Glanert turns out to be a surprisingly jolly individual for someone whose work has a reputation for exploring the darker sides of the human condition. His Double Concerto promises to be something of a departure from this theme, inspired as it is by pictures from the Pathfinder mission to the surface of Mars. “What fascinated me about those images was that it’s not a lunar landscape at all, but rather it looks more like a very strange landscape on earth,” Glanert explains. “What also caught my attention was that the names given to those landscapes: Elysium Mons, Orcus Patera and so on are all references to European – Greek and Roman – myth. Behind this is the fact that mankind can only define the unknown with the help of the known. This, in a way, is the physical fountain of the concerto.”
After the concert, in which Moore and Crawford-Phillips play two-piano works by Debussy, Rachmaninov and Brahms, Glanert discusses the way in which each of the composers writes for the doublepiano combination – whether as a dialogue or a composite instrument. In his own
concerto, Glanert says he uses the doubleness of both pianos in several ways. “In one way it can be the super piano – the piano with four hands, in another it can be the double piano, one piano plus another. This allows you to play with the two pianos; like taking a picture of the same scene from different angles. There are enormous musical possibilities to play with.”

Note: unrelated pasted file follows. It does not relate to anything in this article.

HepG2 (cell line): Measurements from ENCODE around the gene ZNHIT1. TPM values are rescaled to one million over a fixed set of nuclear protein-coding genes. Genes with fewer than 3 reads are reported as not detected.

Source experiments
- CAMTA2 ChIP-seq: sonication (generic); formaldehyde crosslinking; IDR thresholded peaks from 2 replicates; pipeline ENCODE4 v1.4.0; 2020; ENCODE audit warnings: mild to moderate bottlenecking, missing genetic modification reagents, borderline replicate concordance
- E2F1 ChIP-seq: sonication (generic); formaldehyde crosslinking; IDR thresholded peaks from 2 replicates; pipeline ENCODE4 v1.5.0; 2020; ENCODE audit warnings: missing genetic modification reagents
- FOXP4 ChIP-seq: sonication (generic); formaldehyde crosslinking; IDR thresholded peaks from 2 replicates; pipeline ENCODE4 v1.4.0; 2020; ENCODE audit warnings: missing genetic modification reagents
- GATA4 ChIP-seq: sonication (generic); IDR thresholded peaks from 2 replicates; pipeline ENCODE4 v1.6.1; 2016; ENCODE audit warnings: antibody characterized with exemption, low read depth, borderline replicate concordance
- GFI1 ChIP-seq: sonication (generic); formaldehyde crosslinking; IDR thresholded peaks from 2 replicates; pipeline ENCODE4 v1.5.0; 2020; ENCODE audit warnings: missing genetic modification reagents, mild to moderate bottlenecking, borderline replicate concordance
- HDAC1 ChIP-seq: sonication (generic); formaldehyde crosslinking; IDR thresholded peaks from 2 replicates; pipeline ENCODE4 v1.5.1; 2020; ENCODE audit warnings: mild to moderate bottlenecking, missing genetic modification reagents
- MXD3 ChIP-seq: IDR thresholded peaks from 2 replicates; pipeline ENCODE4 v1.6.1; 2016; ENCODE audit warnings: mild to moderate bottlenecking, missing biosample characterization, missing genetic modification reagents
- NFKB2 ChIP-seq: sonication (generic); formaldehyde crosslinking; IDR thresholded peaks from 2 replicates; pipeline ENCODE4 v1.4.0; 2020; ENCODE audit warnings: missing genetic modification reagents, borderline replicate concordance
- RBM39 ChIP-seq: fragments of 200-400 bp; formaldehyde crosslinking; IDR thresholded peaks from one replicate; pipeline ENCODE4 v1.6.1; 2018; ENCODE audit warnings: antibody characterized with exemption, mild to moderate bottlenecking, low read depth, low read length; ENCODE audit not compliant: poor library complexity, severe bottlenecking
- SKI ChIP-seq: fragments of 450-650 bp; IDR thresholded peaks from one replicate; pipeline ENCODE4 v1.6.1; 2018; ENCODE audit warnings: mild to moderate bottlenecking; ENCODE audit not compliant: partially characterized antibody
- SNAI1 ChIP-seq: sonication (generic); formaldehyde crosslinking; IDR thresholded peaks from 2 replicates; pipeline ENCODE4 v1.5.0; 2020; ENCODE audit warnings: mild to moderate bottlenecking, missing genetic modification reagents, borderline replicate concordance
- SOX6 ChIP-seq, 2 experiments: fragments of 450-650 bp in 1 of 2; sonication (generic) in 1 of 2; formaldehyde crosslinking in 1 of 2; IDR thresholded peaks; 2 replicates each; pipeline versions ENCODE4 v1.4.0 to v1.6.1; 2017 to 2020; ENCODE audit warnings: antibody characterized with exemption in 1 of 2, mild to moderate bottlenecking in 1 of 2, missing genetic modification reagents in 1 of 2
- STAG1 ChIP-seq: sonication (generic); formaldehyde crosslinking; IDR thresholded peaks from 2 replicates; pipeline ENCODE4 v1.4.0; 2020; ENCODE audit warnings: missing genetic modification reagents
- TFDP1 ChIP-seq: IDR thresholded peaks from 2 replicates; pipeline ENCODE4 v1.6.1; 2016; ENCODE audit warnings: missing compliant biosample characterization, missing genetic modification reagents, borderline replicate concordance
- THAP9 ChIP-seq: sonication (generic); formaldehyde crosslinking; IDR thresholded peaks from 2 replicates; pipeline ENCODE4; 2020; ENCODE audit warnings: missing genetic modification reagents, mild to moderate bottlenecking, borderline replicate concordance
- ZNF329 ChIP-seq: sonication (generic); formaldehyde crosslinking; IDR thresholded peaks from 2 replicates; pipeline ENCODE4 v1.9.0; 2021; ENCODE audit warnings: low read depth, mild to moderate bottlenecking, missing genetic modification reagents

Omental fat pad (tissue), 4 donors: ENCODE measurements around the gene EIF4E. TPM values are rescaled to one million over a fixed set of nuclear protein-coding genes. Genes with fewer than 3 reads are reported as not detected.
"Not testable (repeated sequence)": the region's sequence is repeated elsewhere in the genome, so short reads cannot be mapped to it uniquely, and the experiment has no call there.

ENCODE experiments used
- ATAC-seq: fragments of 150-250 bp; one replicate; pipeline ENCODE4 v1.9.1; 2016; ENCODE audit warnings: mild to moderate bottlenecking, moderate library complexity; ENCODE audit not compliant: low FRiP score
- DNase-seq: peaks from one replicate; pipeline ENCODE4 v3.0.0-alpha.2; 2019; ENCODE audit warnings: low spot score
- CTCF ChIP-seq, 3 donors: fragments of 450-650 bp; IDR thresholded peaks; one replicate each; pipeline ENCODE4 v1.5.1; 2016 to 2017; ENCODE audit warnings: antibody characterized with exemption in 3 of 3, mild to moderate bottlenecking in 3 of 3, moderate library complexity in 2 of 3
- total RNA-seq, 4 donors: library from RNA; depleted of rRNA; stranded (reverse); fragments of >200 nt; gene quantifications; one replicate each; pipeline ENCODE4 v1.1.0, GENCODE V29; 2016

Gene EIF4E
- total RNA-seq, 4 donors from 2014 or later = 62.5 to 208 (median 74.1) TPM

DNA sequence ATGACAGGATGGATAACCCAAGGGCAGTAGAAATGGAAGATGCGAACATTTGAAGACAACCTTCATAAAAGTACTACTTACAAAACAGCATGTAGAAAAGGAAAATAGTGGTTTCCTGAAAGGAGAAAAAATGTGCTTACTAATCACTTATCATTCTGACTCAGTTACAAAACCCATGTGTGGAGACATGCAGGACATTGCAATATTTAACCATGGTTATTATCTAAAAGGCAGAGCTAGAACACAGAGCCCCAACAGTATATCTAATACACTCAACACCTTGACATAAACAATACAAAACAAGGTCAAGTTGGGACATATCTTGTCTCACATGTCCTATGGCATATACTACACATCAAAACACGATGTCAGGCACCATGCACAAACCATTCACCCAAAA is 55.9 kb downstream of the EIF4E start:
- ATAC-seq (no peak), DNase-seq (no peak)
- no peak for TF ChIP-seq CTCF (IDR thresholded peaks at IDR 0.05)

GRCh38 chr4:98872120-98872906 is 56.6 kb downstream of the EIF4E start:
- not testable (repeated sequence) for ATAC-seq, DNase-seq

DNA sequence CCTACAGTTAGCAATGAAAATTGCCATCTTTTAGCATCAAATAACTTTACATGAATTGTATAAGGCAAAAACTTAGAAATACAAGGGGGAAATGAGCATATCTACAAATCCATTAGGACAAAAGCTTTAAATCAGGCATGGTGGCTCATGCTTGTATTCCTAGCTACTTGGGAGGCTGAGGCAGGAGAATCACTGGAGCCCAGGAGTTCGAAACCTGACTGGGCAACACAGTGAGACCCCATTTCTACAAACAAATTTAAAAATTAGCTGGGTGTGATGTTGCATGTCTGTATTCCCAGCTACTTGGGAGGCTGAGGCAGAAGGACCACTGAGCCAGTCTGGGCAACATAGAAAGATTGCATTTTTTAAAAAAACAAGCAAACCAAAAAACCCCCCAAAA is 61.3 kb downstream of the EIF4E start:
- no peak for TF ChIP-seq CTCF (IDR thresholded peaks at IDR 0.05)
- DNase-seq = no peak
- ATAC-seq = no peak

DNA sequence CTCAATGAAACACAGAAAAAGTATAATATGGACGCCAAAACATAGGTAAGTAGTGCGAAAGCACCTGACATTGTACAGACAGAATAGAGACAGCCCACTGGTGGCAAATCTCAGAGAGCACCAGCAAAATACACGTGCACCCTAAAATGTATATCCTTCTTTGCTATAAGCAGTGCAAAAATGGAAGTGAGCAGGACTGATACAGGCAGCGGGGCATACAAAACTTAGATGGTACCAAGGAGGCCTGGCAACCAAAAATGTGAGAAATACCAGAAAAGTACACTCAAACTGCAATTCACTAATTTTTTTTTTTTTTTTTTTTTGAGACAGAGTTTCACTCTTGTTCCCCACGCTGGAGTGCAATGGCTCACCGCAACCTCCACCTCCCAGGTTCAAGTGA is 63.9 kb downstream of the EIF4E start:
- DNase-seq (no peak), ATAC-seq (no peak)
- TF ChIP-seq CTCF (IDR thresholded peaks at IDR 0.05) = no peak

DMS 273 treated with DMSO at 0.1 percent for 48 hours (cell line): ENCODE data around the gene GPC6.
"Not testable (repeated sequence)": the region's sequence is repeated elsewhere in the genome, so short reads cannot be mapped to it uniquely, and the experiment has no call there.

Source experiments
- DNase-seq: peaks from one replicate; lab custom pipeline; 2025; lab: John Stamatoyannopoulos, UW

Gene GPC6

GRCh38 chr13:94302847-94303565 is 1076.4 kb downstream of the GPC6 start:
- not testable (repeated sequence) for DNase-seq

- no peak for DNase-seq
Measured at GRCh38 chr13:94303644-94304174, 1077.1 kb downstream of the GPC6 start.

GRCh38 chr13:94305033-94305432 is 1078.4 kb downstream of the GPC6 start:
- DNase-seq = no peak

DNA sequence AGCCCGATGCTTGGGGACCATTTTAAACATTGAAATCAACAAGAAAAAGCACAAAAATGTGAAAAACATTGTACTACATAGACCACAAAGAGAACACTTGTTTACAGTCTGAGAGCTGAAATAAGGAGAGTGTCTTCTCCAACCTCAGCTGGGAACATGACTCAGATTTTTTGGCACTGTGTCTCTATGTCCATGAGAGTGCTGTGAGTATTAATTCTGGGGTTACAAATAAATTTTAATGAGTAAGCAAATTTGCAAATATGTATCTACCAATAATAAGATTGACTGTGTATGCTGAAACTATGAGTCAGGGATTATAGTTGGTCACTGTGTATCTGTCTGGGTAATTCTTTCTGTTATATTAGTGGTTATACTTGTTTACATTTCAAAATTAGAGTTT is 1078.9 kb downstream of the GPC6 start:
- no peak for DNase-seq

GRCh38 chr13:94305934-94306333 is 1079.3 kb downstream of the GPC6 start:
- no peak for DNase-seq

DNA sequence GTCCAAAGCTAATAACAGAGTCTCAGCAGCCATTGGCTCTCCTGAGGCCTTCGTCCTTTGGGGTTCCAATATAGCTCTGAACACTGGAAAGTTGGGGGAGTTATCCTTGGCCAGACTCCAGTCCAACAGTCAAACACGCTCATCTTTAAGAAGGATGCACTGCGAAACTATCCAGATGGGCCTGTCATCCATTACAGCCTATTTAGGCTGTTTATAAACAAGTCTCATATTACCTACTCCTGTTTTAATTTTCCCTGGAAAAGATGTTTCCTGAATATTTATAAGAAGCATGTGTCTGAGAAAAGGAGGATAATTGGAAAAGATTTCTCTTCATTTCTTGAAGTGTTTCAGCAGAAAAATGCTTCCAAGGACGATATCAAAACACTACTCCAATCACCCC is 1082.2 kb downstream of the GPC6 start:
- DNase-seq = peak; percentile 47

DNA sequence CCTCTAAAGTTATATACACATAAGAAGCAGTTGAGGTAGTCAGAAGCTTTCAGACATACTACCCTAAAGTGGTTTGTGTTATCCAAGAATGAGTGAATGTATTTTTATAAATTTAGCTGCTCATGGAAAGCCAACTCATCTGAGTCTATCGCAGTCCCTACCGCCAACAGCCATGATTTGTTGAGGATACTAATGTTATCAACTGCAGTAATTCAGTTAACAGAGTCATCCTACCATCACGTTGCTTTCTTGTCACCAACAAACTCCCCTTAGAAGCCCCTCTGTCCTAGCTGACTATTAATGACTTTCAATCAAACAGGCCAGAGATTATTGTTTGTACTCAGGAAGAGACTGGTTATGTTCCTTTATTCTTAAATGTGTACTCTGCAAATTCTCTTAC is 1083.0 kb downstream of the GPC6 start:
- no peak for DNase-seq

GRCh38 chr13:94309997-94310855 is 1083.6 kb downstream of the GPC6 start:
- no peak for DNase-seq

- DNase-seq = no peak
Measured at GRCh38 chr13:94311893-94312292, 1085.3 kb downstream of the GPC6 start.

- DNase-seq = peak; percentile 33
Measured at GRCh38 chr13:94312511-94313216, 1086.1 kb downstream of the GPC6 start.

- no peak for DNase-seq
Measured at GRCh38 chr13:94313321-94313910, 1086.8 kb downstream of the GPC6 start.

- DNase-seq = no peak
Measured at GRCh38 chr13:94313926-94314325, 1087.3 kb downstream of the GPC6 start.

Glanert goes on to describe the concerto as a “trialogue” – two pianos talking with the orchestra. “It’s two similar people talking to another person,” he says. “Sometimes they take the same position in the discussion, sometimes they are against each other. At other times the orchestra takes the part of each side and it goes full circle – it’s full of constantly shifting coalitions.”
In the Hanover play-through the concerto comes across as rather playful, full of shimmering, shifting passages that at times seem to recall familiar pieces of music. Glanert describes these references as allusions: “It’s a technique I’ve used for a long time,” he says. “You hear a melody or harmony that sounds, for example, like a Rachmaninov reference, but you never find it, not even in a close way.”
Glanert has previously written a concerto for solo piano, “a real warhorse,” he says laughing, having just been told the English word for the 19th-century piano concerto. “If you paint a picture of a hero and double it, it becomes really bitty and less powerful,” he says. “What interested me about writing the Double Concerto is that a double hero is no hero at all – you have to do something different.” Detlev Glanert’s Double Piano Concerto is premiered tonight at Glasgow City Hall.
Simon Crawford-Phillips, left, and Philip MoorecommissionedGermancomposer Detlev Glanert’s double piano concerto with an award from the Borletti-Buitoni Trust